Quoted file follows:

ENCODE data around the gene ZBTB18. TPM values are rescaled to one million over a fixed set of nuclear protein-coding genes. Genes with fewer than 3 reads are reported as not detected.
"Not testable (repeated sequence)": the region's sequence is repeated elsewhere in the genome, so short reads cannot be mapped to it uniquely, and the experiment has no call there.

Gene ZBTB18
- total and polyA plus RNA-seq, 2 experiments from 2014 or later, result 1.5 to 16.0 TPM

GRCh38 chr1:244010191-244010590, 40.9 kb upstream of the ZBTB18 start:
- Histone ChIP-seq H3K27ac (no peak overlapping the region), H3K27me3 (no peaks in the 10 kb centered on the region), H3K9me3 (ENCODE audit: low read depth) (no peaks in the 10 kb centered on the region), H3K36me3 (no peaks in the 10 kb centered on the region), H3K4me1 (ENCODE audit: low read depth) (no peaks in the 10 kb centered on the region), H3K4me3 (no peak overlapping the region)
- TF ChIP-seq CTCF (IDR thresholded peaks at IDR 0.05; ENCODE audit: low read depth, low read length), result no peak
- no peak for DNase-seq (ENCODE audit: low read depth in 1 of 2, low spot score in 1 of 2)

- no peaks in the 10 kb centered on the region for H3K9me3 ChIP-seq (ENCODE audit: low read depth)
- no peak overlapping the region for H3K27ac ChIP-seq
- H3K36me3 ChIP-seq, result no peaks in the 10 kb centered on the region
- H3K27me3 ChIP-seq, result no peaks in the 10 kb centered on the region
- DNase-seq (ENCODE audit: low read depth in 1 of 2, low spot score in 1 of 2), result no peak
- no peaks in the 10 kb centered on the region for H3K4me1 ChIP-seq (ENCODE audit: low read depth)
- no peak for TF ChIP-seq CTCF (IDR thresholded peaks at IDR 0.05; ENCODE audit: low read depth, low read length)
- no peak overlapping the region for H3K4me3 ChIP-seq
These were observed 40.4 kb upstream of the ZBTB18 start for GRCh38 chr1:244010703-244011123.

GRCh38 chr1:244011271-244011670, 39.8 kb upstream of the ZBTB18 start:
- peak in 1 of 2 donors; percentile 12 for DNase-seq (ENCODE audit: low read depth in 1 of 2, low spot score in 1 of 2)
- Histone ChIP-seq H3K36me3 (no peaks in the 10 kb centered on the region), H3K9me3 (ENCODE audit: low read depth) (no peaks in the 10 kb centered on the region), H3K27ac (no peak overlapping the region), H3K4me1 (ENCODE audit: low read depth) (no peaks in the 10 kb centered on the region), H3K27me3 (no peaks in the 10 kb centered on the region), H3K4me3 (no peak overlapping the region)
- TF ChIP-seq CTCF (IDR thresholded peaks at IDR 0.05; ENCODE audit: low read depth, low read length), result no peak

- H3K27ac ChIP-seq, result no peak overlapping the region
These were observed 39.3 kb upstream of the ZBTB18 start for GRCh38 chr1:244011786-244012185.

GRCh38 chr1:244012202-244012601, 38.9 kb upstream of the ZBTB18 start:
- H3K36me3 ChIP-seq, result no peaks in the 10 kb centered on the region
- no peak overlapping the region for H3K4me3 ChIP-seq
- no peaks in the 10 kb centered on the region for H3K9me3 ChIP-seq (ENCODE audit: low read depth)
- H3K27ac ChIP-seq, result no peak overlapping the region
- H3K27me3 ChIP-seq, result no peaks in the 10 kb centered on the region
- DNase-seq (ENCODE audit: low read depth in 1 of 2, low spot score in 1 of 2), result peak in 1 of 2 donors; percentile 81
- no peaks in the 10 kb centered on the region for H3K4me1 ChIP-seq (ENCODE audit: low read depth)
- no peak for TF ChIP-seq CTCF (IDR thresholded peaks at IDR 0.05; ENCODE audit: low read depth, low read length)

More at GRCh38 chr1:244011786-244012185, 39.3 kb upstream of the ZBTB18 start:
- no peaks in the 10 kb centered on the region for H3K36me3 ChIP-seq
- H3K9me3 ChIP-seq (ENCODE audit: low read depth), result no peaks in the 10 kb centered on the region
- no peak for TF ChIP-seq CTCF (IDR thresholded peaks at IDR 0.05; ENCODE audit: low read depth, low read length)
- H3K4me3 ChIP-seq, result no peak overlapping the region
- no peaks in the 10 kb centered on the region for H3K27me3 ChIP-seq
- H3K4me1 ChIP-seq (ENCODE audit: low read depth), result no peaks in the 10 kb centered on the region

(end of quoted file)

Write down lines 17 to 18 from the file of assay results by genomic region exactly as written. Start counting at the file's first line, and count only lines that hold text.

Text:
These were observed 40.4 kb upstream of the ZBTB18 start for GRCh38 chr1:244010703-244011123.

GRCh38 chr1:244011271-244011670, 39.8 kb upstream of the ZBTB18 start: